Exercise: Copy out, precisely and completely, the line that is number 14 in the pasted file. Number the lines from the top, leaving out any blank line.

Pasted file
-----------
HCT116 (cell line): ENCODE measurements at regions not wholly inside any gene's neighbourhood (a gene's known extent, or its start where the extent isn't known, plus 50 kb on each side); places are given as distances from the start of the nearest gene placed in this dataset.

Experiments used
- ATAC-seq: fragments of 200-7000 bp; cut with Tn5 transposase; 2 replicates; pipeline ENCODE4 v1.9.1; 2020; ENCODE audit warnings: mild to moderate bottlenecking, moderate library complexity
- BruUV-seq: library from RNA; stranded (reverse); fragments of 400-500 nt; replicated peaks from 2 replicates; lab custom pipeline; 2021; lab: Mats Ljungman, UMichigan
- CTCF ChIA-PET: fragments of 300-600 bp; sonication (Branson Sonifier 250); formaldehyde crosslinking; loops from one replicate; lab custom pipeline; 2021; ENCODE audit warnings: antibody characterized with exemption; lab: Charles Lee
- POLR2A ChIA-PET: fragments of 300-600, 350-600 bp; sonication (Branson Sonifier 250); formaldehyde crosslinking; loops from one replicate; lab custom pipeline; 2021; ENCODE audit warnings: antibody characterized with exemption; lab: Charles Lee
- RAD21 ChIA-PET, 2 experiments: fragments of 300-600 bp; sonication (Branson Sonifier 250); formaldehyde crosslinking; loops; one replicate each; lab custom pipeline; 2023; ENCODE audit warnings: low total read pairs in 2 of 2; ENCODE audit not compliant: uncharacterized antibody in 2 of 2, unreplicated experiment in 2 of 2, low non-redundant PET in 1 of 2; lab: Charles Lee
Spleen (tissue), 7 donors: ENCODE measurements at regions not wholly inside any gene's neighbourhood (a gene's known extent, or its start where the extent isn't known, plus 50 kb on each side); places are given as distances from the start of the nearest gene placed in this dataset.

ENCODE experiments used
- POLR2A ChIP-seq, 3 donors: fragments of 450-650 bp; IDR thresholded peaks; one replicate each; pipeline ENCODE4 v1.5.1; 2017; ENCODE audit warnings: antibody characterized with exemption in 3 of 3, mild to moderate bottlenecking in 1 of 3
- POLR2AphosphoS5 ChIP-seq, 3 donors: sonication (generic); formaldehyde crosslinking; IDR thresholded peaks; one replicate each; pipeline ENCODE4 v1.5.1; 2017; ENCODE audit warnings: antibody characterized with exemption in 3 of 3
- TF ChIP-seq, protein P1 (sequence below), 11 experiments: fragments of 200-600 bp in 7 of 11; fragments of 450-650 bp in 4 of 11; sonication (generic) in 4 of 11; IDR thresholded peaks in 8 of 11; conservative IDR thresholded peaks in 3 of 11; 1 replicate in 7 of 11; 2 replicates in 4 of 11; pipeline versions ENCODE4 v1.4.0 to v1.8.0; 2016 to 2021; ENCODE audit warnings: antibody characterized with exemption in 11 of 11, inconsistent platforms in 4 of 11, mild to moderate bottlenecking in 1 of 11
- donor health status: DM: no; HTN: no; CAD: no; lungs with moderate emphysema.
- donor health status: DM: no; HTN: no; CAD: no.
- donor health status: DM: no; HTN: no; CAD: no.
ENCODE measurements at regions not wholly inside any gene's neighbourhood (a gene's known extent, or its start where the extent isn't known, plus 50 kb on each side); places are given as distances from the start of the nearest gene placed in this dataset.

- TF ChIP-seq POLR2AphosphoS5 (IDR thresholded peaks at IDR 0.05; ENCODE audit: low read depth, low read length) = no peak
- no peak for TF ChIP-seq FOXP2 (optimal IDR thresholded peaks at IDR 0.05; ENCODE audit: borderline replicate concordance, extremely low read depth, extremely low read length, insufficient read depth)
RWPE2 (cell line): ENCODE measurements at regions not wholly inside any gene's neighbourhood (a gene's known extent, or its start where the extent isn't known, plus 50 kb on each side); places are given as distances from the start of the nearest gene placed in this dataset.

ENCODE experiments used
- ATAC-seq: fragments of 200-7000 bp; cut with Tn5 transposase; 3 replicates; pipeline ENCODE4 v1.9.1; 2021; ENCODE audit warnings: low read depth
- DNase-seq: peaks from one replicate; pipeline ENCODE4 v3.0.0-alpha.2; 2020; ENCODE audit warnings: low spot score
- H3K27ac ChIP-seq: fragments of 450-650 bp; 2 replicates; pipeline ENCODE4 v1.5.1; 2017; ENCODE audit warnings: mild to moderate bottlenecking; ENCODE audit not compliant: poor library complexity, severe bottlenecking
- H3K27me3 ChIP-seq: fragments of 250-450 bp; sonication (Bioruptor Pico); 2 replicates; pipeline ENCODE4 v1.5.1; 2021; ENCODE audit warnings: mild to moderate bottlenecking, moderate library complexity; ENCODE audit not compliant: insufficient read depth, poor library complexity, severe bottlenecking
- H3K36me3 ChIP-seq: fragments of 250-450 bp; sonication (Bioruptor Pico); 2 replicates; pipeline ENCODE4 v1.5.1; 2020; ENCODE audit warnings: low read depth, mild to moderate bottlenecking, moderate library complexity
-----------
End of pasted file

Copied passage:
- donor health status: DM: no; HTN: no; CAD: no.